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Crisis in Lebanon | The Nation

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Crisis in Lebanon

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As we go to press, the Israeli-Hezbollah conflict stands poised on the brink of a dangerous new escalation. After a month of warfare, Lebanon is already reeling from an Israeli bombing campaign that has killed about 1,000 people, most of them civilians; generated more than 800,000 refugees; and damaged or destroyed bridges, roads, factories, hospitals and an oil-storage facility, resulting in an oil spill that is one of the worst environmental crises in recent Mediterranean history. Hezbollah has fired several thousand rockets into northern Israel, killing about 100, wreaking havoc on major cities and causing tens of thousands of refugees to flee. What began as a border clash has become a war against civilians, on both sides, although the Israeli campaign has been far more destructive of civilian life, in large part because of Israel's greater power. As the international community struggled to forge a cease-fire resolution, Israel deepened its invasion, threatening an all-out assault on Lebanon's "strategic civilian infrastructure." Hezbollah, for its part, warned that if central Beirut is targeted, it would strike back at Tel Aviv with long-range rockets.

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The belligerent parties desperately need constructive mediation to halt the fighting, and yet the United States has only inflamed the crisis. After weeks of preventing a cease-fire so as to give Israel more time to press its offensive, Washington pushed a UN draft resolution that would allow Israeli forces to stay in southern Lebanon. The draft in essence calls for the unilateral capitulation of Hezbollah, seeking to impose on the guerrilla force diplomatically what the Israeli military has not been able to achieve after a month of brutal combat. A more sensible resolution has been put forward by Lebanon and seconded by the Arab League. It proposes, in addition to an immediate end to the fighting, sending Lebanese army troops to patrol the south while calling on Israel to withdraw from Lebanon as well as from the disputed Shebaa Farms enclave; demilitarization or at least a withdrawal from the border region of Hezbollah's armed units; and a prisoner exchange. Neither side would be able to claim full victory with such a resolution, but both would be able to save face.

The fact is, Israel cannot achieve its military or political objectives with continued devastating attacks on the Lebanese infrastructure. The only reasonable option is to put internal constraints on Hezbollah in accord with the longstanding commitment of the international community to have the Lebanese government exercise control over all of Lebanon.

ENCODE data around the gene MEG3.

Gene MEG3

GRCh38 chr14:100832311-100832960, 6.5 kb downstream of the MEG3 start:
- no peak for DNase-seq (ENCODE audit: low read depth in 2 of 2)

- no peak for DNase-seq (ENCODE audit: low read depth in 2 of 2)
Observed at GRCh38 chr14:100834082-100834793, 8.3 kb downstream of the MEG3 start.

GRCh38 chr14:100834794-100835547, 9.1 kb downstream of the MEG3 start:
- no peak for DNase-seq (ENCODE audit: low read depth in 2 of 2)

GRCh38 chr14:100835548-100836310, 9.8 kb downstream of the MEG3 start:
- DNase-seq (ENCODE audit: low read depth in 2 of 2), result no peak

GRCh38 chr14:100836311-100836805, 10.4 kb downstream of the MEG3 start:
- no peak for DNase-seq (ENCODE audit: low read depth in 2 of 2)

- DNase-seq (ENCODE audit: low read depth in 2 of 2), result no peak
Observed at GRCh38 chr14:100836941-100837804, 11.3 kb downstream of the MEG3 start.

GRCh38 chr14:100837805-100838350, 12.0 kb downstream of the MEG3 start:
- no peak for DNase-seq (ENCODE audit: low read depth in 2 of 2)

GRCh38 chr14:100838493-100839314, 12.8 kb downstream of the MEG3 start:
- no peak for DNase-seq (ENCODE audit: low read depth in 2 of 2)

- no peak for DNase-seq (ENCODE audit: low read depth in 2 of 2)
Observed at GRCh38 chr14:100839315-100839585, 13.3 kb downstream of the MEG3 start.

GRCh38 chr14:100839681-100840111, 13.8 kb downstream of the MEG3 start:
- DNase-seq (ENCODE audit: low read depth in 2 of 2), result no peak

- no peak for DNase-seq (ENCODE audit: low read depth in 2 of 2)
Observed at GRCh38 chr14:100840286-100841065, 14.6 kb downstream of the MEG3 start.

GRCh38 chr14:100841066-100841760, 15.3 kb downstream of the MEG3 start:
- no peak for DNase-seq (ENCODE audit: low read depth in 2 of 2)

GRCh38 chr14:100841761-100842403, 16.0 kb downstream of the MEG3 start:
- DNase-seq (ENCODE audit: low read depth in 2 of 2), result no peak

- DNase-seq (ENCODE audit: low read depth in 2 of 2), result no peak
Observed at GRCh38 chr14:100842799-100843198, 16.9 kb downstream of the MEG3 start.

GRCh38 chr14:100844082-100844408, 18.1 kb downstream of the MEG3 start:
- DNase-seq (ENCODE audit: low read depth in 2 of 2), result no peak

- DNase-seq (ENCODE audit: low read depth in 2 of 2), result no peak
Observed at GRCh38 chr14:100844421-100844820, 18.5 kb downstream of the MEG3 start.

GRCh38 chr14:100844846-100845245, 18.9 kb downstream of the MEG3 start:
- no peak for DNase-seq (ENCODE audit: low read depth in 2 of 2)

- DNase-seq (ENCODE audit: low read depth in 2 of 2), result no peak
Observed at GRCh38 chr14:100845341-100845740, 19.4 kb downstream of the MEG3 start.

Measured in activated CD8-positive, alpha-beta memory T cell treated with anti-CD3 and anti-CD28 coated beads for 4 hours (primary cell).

The abdication of responsibility by both the Bush Administration and Congress is destructive and short-sighted, but no surprise to close observers of the Washington scene. As Ari Berman recently pointed out on our website ("AIPAC's Hold"), the Israel lobby, comprising most prominently the American Israel Public Affairs Committee as well as Christian Zionists, "has made unconditional support for Israel an accepted cost of doing business inside the halls of Congress." A one-sided resolution supporting Israel's offensive--essentially crafted by AIPAC--passed overwhelmingly in both houses in the first week of the fighting. The Washington lobbyists are aided on the pundit front by the braying chorus of neoconservative intellectuals (see Eric Alterman, page 10), who generally counter any questioning of Israeli actions or US support for them with the slur of anti-Semitism. These armchair warriors--apparently unchastened by catastrophic failure in Iraq--are now calling for a US war on Syria and Iran.

The dangers posed by a wider war in Lebanon are frightening: For the Lebanese, it could spell the destruction of a fragile civil society and the return of marauding militias. For Israel--which seems not to have learned the lessons of its 1982 invasion, when a war against the PLO and brutal occupation germinated a far more formidable opponent in Hezbollah--the destabilization of Lebanon could in the long run strengthen Hezbollah. Indeed, Israel's bombing campaign has united Lebanese of all sects as never before--against Israel. For the United States, which is seen by the world as Israel's co-belligerent, it could bring about renewed conflict with Iraqi Shiites, who have expressed solidarity with Hezbollah. For the wider Arab world, Hezbollah's martial prowess has rallied the dispossessed, who chafe under corrupt dictatorships which they despise as lackeys of Washington. A wider war could topple some of these "friends" of America.

Now is the time, before events spin out of control, for rational heads to prevail. A few courageous members of Congress--Representative Dennis Kucinich, along with several dozen co-sponsors--called sensibly for an immediate cease-fire, while Senator Chuck Hagel called in general terms for a more even-handed US Mideast policy and a resolution of the underlying Arab-Israeli conflict--the source of so much of the region's tensions--along the lines of the Arab League's 2002 Beirut Declaration. Such moves should be encouraged, along with resistance to lobby pressures and the dangerous fantasies of armchair neocon warriors. The United States cannot in good conscience allow Lebanon's humanitarian crisis to continue. Washington must put aside its usual support-Israel-at-all-costs stance and use its influence to get Israel to call off its offensive and withdraw from Lebanon. The alternative--more warfare, increased instability and rising sectarian hatred--is a dead end for all of us.

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